Let’s take a moment to cheer and celebrate the evolution of women.
Ladies, we’ve come a long way. Need proof? Turn on your television and watch one of the sitcoms of yesterday that portrayed women as docile housewives and housekeepers with no role in the workforce. What a stark contrast to the reality of today!
The 1950s and early 60s brought us June Cleaver of “Leave it to Beaver.” June was the prototypical housewife whose favorite hobbies included needlepointing and cake decorating.
Edith Bunker of “All in the Family” stole the spotlight in the 1970s. Despite her angelic persona, she was a totally subservient housewife who catered to her husband’s every whim.
And let’s not forget two of the most beloved sitcom housekeepers of all-time: Alice from The Brady Bunch and Aunt Bee from The Andy Griffith Show. Alice always served up groovy dinners for the Brady family, while Aunt Bee was, in Opie’s words, “the best cook in Mayberry.”
Each of the aforementioned women provided us with plenty of laughs and even gave us pearls of wisdom. However, their respective sitcoms reflected the culture of the times.
Since those shows, women have evolved from housewives to high-powered professionals. That’s why it brings me great joy to introduce this year’s Businesswomen of Style. I cannot lie. This is my favorite issue. While I respect June Cleaver for cleaning the kitchen and vacuuming the living room while wearing pearls and high heels, seeing women venture outside the home and take the business world by storm really inspires me.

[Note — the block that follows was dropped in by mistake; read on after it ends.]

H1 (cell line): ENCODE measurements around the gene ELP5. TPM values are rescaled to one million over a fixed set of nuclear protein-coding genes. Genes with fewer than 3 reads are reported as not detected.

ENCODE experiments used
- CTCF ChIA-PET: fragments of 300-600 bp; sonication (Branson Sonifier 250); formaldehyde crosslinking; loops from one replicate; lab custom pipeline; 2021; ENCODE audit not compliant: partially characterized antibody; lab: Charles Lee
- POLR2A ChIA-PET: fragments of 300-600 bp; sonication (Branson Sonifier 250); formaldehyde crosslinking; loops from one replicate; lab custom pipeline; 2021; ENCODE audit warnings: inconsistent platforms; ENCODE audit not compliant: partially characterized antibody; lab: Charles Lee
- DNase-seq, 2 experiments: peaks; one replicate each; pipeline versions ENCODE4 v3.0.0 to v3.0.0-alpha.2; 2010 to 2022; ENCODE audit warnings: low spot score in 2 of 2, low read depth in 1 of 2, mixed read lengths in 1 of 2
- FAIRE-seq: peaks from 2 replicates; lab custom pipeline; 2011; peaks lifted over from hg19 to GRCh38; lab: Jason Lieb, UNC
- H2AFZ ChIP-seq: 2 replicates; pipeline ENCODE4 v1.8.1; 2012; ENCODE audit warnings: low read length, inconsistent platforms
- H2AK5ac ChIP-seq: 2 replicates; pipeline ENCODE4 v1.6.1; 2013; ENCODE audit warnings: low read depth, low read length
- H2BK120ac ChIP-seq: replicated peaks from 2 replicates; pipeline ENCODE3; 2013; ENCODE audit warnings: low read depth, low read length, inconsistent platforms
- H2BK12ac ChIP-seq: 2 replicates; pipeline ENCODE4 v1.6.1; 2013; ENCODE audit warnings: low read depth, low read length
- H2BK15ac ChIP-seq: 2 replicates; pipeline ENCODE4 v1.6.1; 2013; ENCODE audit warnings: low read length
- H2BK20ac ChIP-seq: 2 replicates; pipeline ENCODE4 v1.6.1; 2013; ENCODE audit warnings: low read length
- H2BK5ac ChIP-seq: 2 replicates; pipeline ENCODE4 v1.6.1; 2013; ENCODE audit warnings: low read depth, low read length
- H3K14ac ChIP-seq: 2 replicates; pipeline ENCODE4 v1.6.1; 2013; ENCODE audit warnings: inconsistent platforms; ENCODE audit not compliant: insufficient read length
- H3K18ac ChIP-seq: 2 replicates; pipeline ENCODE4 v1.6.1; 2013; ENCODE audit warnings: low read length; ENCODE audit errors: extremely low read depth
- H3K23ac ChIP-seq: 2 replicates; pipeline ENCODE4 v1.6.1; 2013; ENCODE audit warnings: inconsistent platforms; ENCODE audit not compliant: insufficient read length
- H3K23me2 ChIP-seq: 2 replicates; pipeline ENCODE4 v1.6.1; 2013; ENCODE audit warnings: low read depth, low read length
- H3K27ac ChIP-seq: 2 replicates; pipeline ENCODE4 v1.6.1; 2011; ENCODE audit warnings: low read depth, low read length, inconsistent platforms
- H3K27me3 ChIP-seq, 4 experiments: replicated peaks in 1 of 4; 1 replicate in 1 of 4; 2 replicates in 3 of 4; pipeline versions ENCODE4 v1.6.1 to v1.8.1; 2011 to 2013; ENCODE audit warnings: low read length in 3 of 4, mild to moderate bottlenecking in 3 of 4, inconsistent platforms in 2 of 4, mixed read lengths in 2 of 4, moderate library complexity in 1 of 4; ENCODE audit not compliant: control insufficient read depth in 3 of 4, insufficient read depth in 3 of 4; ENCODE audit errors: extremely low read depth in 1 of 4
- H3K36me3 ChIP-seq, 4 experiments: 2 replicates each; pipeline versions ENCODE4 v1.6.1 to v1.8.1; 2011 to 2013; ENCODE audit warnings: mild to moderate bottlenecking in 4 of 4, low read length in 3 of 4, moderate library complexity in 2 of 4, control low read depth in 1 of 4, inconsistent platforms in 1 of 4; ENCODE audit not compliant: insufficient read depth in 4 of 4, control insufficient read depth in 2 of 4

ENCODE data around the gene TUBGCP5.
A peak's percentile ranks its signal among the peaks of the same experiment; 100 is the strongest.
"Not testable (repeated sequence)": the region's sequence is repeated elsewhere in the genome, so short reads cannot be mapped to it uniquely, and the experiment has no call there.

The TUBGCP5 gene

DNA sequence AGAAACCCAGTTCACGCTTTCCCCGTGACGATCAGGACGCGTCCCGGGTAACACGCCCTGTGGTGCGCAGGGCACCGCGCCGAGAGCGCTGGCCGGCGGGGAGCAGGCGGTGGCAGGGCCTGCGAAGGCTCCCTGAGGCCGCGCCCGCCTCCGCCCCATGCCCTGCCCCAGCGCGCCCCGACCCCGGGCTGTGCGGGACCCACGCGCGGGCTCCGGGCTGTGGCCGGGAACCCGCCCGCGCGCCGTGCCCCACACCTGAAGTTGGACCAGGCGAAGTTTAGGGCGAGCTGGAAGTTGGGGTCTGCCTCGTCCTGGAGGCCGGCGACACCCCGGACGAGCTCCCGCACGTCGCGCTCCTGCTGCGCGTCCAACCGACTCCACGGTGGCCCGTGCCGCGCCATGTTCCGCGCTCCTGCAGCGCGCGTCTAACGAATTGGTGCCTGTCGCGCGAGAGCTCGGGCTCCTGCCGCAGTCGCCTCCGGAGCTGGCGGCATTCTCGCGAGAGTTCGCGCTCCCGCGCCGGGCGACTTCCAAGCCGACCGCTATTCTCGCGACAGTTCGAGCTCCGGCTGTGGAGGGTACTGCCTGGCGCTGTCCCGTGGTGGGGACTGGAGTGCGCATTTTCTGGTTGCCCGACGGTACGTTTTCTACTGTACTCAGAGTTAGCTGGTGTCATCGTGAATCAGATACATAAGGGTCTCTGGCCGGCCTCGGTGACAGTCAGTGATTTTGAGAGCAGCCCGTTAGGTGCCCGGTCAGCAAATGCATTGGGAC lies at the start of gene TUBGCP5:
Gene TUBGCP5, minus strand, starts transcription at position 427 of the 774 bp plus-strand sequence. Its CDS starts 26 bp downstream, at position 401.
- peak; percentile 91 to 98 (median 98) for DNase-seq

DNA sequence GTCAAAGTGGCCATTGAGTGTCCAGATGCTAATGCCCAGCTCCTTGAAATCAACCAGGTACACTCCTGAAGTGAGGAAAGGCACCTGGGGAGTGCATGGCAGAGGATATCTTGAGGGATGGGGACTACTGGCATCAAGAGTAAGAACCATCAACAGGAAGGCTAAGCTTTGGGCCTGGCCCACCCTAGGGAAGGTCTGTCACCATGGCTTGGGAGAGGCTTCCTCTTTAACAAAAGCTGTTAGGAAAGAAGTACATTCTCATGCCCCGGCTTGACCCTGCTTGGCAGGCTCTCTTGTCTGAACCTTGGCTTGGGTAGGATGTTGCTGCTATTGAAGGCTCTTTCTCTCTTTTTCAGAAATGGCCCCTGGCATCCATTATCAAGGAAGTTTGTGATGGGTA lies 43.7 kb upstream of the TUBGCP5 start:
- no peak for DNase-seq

This year, we’re introducing readers to a diverse group of optimistic, visionary women who represent a wide range of professions. In some cases, these women have excelled in traditionally male-dominated industries because they possess leadership qualities companies seek.
These ambitious women fulfilled their career dreams. And they make a big difference in what they do.
Of course, I’m in no way demeaning housewives. They have the responsibilities of watching children throughout the day, making sure every inch of the house is tidy, and being the glue that holds their family together. Their work is never done, and they are often grossly underappreciated even though their work may be more demanding than a job outside the home.
June Cleaver would certainly agree. Keeping the Beaver out of trouble was a full-time job in itself.
Truth is, June, like all women, are superstars and should be recognized as such.
Until next month,